Q3: What method for anchoring the sill plate do you use?

Summary: The majority of respondents to this question use anchor bolts (79) while others use the anchor straps (38). Three additional responses were received noting the use of seismic straps.

Q4: What is the typical spacing between anchor bolts or straps?

Summary: This question resulted in two sets of spacings noted, that between anchors and that from the corner to the first anchor. The spacing between anchors were noted as 2-ft. or less (2), between 2-ft. and 3-ft. (13), between 3-ft. and 4-ft. (33), between 5-ft. and 6-ft. (11) and those 6-ft. and greater (47). Those responding on the spacing from the corner included a spacing of one foot (9) and less than a foot (4).

Q5: What depth of embedment and diameter of anchor bolt do you use?

Summary: Two parts to this question were answered. The first resulted in an overwhelming majority using 1/2-in. (95) bolts while only one company used 3/8-in. bolts and only one used 5/8-in. bolts. The second part resulted in a significant distribution of embedment depths split into three ranges. They were: less than 6-in. (65), between 7 and 9-in. (76) and greater than 9-in. (12).

Q6: What is the typical size of the sill plate used (if known)?

Summary: The responses received included 20 connecting to 2x4s, 61 to 2x6s and 9 to 2x8s as well as one to a 3×4 sill plate.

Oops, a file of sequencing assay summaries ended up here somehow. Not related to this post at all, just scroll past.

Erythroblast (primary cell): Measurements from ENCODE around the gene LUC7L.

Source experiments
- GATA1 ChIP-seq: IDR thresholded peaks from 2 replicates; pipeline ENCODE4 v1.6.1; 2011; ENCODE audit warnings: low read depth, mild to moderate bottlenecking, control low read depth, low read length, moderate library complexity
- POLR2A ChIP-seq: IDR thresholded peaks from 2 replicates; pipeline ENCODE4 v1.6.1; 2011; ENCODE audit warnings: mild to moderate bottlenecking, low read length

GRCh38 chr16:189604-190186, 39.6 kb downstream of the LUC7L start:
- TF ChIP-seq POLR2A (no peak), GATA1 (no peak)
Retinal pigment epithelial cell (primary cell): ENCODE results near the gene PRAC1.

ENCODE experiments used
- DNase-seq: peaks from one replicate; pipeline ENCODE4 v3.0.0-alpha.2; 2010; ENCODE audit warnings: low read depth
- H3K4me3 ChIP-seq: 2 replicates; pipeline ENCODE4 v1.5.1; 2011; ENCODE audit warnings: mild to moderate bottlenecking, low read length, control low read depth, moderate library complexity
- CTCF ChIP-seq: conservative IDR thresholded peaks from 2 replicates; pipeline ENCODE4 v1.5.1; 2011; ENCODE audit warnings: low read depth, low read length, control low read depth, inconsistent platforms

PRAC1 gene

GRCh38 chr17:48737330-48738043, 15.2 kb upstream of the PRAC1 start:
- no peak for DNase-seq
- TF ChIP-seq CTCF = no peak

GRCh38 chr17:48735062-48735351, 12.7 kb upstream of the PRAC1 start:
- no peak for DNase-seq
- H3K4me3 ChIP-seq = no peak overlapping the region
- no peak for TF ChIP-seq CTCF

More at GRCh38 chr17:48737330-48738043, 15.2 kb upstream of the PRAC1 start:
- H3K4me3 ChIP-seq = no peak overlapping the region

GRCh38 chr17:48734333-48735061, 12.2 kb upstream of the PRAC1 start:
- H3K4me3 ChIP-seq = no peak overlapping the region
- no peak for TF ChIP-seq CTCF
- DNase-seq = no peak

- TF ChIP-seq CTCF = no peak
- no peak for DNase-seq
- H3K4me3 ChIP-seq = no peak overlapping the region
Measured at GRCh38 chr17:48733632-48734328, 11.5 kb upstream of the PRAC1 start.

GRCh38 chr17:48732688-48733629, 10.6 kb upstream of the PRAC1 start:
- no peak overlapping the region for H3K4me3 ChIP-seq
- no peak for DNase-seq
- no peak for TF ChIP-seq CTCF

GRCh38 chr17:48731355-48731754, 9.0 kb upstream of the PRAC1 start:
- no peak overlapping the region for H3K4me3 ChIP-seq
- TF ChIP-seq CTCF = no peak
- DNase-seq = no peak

Q7: How many times in the past 5 years have you had a problem or failure of the sill plate attachment, including failure of the sill plate?

Summary: Only three respondents gave information. One stated eleven failures in 5 years, one stated 30 failures in 5 years and a third stated that the only failures occurred when the carpenters improperly nailed the joists to the sill plates. One respondent gave this comment “This is a nonissue!! In over 5000 foundations we have not had a single failure.” Another added “In 32 years of wall production (several thousand basements). We’ve yet to have our first failure. Had one house (tornado removed house) all that was left was sill plate still bolted to foundation.” Still another stated “In our area, builders water soak the back fill to promote settling without the floor joist in place or wall bracing. It’s very frustrating.”

Q8: What were the causes of the problems noted in the quantities above?